Worse than super typhoon Yolanda of 2013, is the calamitous effect of TRAIN Law on Filipino households today. Philippine’s Duterte regime has implemented the horrible Republic Act No. 10963 otherwise known as the Tax Reform Acceleration and Inclusion (TRAIN) Law starting January this year. TRAIN Law expected to lessen taxes for poor earners had triggered a staggering inflationary condition in return. As a form of regressive taxation, TRAIN Law’s exemption for income taxes at P250,000.00 and below has not lightened the burden of taxpayers and consumers as the extensive excise taxes on petrol and sugar-based products take away the supposed tax gains in return.
Since then the prices of crude oil has been raised 16 times and gasoline 15 times. Rice had jacked up to additional P11.00 this time, while meat products had increased by P50.00 more. Vegetables at P60.00 last January is now at P80.00 to P100.00 or a margin of P20.00-40.00 up per kilo. Electricity is again up this June by P00.80 per kilowatt hour.
Will Filipino households survive the next round of excise taxes and inflationary rates since TRAIN Law is a 5-package scheme for 3 years?
Prices of Commodities 6 months after TRAIN Law Implementation:
TRAIN Law started in Jan. 2018. This survey was conducted June 2, 2018, University of the Philippines Cebu, College of Social Sciences.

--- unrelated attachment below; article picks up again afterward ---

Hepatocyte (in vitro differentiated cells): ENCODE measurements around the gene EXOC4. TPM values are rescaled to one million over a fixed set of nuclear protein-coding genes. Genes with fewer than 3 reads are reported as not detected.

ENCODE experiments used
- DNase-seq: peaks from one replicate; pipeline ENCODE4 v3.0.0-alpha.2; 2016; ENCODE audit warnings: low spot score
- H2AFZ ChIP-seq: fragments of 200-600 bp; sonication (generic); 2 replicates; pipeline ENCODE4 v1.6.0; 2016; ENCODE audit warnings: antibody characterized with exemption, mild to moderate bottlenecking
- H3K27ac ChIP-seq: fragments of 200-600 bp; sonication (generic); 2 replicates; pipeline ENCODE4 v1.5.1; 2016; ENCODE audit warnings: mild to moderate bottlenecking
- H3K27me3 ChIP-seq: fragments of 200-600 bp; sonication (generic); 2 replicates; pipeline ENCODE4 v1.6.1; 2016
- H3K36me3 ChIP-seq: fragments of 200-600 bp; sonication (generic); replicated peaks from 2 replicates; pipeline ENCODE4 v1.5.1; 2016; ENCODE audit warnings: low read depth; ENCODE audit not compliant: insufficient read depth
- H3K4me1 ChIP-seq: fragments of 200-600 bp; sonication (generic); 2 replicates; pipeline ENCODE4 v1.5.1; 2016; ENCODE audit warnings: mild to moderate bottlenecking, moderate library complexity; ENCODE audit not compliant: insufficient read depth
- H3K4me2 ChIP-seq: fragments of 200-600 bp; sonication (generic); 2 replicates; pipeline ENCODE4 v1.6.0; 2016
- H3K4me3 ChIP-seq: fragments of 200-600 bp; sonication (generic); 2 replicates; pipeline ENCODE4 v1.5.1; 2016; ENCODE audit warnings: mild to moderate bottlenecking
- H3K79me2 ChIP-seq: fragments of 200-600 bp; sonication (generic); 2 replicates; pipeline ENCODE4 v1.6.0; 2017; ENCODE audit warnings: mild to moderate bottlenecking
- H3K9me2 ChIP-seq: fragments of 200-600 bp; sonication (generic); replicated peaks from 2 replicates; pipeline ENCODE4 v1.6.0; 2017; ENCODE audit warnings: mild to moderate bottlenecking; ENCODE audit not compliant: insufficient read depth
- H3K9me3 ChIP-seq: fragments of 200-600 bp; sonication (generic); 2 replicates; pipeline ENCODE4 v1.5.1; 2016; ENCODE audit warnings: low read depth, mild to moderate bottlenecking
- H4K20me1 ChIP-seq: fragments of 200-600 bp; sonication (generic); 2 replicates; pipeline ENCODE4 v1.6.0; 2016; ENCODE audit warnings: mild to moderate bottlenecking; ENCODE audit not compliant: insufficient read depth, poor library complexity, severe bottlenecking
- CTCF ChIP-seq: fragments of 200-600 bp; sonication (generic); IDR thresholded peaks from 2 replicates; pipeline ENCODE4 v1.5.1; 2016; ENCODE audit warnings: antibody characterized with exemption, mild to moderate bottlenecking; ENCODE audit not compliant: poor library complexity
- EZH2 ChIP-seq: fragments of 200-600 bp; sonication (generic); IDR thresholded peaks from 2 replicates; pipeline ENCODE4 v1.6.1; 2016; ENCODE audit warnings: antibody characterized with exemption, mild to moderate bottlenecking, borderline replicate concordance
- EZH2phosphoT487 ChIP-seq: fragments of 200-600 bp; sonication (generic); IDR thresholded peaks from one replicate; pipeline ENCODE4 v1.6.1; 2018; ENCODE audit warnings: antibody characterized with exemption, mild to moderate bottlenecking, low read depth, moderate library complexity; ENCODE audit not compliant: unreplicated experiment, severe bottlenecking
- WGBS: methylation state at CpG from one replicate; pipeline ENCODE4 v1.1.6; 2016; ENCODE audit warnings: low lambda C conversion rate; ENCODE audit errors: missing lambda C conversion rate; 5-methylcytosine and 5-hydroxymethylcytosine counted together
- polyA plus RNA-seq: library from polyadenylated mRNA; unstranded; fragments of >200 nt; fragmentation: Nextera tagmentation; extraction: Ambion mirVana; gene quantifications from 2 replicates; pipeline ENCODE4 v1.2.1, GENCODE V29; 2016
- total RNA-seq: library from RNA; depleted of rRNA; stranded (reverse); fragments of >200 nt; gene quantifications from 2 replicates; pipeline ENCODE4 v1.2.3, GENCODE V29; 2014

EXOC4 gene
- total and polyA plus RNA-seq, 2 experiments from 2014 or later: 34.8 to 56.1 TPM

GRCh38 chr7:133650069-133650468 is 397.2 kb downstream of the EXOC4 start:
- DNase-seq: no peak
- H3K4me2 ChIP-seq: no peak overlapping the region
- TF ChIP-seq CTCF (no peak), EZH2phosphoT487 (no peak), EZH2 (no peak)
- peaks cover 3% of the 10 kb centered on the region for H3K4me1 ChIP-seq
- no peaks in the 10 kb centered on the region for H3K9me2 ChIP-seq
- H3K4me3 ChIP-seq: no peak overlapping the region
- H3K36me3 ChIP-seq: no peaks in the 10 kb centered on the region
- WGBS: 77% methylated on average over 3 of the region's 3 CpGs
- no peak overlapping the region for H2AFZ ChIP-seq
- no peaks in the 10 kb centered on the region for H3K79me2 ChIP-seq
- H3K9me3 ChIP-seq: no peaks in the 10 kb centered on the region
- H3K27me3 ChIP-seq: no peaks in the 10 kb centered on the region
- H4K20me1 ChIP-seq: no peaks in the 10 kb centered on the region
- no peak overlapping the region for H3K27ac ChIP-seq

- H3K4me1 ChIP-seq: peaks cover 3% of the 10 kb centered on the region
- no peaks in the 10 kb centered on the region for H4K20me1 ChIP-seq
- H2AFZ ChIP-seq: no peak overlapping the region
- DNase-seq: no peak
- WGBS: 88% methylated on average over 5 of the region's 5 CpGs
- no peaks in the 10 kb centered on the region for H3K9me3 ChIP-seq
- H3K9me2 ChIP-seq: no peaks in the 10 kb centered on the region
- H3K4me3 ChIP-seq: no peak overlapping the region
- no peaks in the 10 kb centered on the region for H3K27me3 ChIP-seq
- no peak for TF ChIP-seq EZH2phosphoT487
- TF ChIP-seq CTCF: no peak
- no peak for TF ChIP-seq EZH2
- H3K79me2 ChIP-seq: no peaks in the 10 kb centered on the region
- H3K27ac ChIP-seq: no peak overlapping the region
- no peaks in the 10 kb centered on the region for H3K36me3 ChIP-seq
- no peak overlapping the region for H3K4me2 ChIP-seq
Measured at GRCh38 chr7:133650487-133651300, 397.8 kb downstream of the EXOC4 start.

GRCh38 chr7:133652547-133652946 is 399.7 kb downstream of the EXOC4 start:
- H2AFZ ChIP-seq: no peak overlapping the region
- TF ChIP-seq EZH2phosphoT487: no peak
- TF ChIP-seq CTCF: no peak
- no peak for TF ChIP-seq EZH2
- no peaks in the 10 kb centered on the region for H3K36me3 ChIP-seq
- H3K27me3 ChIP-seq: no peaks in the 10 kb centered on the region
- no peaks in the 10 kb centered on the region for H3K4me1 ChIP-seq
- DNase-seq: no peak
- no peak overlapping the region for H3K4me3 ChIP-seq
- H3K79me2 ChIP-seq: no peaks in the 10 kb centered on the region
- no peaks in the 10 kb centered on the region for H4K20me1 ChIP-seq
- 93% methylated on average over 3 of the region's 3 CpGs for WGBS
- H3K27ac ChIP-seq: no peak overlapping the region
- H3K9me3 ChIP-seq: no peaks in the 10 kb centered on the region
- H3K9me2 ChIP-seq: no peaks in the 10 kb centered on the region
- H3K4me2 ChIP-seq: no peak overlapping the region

Massive population of low-income earners and contractualized labour:
The Philippine government’s most recent wage order has pegged it to P366.00 on daily basis (DOLE Wage Order No. 20). At the same time the mass of Filipino work force of about sixty (60) million are a mix of minimum wage earners, contractual labourers, and undocumented underemployed labour attached to the agri, agro-forestry, agri-fishery occupational lines of haggling bases, or the odd labor of carpentry, welding, laundry, driver, auto-mechanic, electricians, and other assorted work not covered in the formal industrial system (Ibon Foundation, May 2018). Hence, the TRAIN Law is not beneficial to the mass of the population but simply extracts from them what amount they could shell off for food and other inflation-driven items in the market.
Prof. Phoebe Zoe Maria Sanchez is an Associate Prof. of History and Sociology at the University of the Philippines Cebu.